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Weapons of Mass Destruction (WMD)


Classical Super / Runaway Super

In the fall of 1941, Enrico Fermi suggested that a fission bomb be used to heat a mass of deuterium to a temperature where the thermonuclear fusion of two deuterium atoms will proceed rapidly. Teller came up with a counter argument: that the needed temperature would be so high that most energy will appear as useless radiation rather than usable kinetic energy of the nuclei. Fermi agreed to Teller's objection. The concept stalled Teller thought his calculations indicated the unlikelihood of a fission weapon producing the hundreds of millions of degrees of temperature needed to trigger significant fusion.

A few months later, Teller attempted to finalize Teller's argument on the deuterium-plus-deuterium reaction. Teller did not succeed. Emil Konopinski, Teller's collaborator, suggested (correctly) that tritium in a deuterium-plus-tritium reaction might react much faster than deuterium-plus-deuterium. Teller, in turn, proposed that the thermonuclear reaction might proceed before a lot of radiation is emitted and an equilibrium with radiation is established. The thermonuclear superbomb became a secondary endeavor during the Manhattan Project.

During this work, Oppenheimer invited Teller and his colleagues to participate in a discussion at Berkeley about the problems of explosives using nuclear energy. Oppenheimer mentioned the possibility of a hydrogen bomb to Arthur Compton (head of the whole Chicago project), arguing that the fission and fusion bomb problems required a new laboratory, which was established in March 1943.

The design adopted for the first hydrogen bomb did not come easily or quickly. Unlike fission weapons, scientists did not have a clear idea of the range of physical constraints governing thermonuclear weapon design. Extensive mathematical modeling and simulation were required. The need for better and better computers was compelling. During World War II, all computing at Los Alamos was done with desktop calculators and a variety of IBM business machines. Such machines were not capable of handling the complex modeling required for developing the hydrogen bomb.

The distinguished mathematician John von Neumann first advised Los Alamos scientists of the ENIAC (electronic numerical integrator and calculator) project at the University of Pennsylvania. The goal of the project, supported by the US Army Ballistics Research Laboratory in Aberdeen, Maryland, was to create a computing machine to solve ballistic trajectory problems. The ENIAC at the University of Pennsylvania was programmed by interconnecting the electron tube registers with cables inserted in plug boards.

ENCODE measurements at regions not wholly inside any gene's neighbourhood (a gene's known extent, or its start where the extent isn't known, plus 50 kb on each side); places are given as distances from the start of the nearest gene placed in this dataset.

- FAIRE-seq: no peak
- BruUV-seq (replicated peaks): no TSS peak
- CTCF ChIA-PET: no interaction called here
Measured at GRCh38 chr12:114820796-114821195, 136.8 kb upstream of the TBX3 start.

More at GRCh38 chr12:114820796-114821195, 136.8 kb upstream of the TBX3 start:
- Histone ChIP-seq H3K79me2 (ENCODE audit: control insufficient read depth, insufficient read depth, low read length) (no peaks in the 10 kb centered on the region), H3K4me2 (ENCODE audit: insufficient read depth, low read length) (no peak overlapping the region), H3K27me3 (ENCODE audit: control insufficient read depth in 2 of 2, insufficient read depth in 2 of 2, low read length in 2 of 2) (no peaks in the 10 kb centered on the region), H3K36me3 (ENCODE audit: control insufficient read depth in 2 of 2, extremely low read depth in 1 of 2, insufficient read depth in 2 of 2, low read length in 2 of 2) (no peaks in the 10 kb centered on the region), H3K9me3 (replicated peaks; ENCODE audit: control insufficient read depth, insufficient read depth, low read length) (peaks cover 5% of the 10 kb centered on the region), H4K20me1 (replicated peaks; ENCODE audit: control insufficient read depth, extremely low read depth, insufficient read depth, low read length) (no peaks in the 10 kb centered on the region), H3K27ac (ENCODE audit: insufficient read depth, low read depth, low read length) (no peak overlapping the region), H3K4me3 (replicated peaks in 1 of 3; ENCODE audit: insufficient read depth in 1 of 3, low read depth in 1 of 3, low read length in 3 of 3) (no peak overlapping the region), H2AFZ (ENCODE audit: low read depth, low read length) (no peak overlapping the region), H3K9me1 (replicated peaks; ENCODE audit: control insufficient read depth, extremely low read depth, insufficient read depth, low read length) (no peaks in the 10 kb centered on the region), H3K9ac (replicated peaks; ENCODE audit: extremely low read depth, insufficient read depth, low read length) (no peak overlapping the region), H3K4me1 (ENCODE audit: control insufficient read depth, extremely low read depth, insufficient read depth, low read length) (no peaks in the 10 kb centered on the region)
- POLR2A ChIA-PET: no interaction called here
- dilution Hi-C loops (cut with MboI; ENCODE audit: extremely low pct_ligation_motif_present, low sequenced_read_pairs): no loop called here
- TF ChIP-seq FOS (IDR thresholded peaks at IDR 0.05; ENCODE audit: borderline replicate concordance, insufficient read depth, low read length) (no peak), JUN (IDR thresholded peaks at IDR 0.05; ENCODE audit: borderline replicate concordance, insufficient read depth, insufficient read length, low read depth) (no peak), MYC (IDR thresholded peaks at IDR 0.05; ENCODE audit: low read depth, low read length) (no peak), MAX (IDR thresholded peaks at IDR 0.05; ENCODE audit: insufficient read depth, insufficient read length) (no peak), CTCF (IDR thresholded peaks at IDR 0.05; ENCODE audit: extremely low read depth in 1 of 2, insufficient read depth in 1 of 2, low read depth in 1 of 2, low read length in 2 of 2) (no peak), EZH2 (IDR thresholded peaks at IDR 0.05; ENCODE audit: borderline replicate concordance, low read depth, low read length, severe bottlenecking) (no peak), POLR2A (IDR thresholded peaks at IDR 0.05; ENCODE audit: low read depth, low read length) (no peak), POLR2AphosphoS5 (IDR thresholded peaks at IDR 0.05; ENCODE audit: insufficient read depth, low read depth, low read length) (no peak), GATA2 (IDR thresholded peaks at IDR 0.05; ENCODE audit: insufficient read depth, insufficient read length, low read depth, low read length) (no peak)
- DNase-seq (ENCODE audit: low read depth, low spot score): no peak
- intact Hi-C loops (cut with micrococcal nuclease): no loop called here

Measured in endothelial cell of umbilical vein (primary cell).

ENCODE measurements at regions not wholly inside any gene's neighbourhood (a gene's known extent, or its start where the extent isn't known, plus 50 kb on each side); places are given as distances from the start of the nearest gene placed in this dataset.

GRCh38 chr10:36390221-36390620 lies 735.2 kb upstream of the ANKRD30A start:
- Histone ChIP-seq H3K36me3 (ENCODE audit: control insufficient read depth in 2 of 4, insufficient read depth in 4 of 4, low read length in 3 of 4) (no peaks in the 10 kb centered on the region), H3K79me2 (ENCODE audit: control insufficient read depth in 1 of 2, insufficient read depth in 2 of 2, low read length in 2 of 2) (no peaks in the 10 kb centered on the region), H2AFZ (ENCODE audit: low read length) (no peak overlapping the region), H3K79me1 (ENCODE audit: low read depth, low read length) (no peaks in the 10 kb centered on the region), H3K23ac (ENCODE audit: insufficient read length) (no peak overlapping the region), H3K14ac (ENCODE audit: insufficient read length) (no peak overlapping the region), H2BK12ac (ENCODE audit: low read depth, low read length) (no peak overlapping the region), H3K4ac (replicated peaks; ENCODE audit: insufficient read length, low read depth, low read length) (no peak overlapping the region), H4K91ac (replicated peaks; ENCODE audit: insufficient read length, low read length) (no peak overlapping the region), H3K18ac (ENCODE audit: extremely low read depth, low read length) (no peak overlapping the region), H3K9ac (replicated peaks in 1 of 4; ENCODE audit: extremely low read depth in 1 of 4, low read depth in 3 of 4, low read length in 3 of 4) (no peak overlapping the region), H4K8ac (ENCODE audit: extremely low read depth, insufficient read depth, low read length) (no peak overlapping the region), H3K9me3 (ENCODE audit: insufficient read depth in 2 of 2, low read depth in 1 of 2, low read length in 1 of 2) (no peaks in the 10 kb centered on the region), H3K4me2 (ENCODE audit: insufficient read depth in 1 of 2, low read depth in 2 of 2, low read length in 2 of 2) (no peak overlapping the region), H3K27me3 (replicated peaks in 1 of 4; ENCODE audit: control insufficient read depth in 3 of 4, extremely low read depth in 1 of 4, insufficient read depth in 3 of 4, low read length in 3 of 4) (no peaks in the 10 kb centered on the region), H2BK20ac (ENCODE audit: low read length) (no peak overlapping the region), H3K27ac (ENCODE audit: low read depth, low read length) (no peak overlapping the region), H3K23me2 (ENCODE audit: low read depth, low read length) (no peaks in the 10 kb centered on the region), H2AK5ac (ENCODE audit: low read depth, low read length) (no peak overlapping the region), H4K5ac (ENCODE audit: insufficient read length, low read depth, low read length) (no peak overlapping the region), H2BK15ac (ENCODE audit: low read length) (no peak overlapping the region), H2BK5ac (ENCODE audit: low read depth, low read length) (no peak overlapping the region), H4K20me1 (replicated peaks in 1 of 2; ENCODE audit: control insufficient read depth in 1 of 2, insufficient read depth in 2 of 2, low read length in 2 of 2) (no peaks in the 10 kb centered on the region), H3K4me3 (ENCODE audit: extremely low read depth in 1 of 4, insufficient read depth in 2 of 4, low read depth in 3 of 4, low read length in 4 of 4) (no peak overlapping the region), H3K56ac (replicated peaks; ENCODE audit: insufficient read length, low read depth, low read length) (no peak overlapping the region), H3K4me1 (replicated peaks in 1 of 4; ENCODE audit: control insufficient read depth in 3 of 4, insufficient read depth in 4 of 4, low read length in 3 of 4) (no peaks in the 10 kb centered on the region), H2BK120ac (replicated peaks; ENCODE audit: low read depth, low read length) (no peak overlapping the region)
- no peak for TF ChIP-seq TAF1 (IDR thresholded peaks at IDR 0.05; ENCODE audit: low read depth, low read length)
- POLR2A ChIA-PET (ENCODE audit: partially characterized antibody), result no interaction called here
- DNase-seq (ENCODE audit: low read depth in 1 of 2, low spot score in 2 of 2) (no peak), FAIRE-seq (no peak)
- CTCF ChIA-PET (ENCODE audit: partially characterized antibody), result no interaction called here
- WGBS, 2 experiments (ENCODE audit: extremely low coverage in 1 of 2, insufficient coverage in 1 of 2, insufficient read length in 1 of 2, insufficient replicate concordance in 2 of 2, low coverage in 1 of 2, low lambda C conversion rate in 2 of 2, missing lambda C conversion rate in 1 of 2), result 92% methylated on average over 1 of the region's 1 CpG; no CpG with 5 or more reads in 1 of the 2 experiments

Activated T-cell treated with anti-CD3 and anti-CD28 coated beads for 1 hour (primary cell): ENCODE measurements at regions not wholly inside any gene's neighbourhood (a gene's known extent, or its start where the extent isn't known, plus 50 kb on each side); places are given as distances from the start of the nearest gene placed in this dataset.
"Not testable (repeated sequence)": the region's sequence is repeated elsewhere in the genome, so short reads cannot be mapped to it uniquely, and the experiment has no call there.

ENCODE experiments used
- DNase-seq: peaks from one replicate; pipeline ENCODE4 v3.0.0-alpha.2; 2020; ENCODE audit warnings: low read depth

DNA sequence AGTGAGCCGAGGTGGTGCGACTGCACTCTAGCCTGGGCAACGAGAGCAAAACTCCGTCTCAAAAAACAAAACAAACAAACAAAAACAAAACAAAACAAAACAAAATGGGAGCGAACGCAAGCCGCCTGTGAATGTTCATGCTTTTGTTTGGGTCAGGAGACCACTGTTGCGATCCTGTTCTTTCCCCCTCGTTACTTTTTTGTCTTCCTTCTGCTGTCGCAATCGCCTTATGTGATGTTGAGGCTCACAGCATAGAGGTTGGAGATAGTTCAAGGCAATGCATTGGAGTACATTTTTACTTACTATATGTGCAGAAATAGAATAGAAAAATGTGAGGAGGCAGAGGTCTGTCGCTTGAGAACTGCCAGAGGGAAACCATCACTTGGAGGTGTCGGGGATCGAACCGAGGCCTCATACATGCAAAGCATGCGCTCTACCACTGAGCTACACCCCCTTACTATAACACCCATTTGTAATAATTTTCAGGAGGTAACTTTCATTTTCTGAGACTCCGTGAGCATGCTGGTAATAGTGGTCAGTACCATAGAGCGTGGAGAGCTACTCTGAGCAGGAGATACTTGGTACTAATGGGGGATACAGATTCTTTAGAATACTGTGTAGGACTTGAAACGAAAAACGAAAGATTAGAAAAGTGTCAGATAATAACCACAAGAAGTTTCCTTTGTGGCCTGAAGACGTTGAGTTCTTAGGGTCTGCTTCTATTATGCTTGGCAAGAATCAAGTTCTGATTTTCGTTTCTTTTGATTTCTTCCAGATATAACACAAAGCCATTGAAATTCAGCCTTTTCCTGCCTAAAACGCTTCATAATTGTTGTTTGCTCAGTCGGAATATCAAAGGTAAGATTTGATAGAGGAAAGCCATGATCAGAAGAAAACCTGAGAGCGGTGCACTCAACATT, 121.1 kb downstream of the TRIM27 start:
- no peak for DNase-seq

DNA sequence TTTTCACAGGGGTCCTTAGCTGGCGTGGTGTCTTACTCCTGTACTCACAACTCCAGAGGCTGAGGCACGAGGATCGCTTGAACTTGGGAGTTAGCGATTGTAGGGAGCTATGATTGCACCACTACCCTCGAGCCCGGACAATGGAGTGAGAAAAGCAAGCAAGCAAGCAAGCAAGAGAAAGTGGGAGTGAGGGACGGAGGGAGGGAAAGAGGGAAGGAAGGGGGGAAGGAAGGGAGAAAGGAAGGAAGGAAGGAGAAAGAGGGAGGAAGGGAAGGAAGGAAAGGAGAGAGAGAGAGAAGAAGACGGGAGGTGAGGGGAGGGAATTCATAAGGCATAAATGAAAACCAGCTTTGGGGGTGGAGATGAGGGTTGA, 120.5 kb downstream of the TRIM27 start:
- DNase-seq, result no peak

Even before the Trinity test, as the ENIAC was nearing completion in early 1945, von Neumann raised the question with Frankel and Metropolis of using the ENIAC to compute the first set of problems on thermonuclear designs. The response was immediate and enthusiastic. Arrangements were made by von Neumann, who was also a consultant to Aberdeen, using the argument that the "Los Alamos Problem" was a more comprehensive test of the computer since its complexity was at least an order of magnitude greater than the computation of firing tables.

The experience of using the ENIAC, which occurred at about the same time as the Trinity test, was, for the participants, as memorable as that of the first atomic explosion. Electronic equipment, bristling with 18,000 electron tubes and a half-million solder joints, filled one large room and was joined together to operate as a single unit. Attending this equipment was a cadre of very earnest people who wanted the machine to give real answers to real problems, and their immersion in electronic computing was total. The computer age had begun in earnest.

In Los Alamos, difficulties connected with the fission bomb soon required the whole available effort. But working with a small group, Teller could give continued attention to the hydrogen bomb. It turned out that it is quite difficult to postpone radiation equilibrium and obtain sufficient time for thermonuclear reactions. But it still seemed quite promising to obtain a hydrogen bomb in this manner. With the end of the Second World War, strong feelings developed against continuing the work. Teller returned to pure physics in Chicago for the next few years, which personally Teller found more attractive.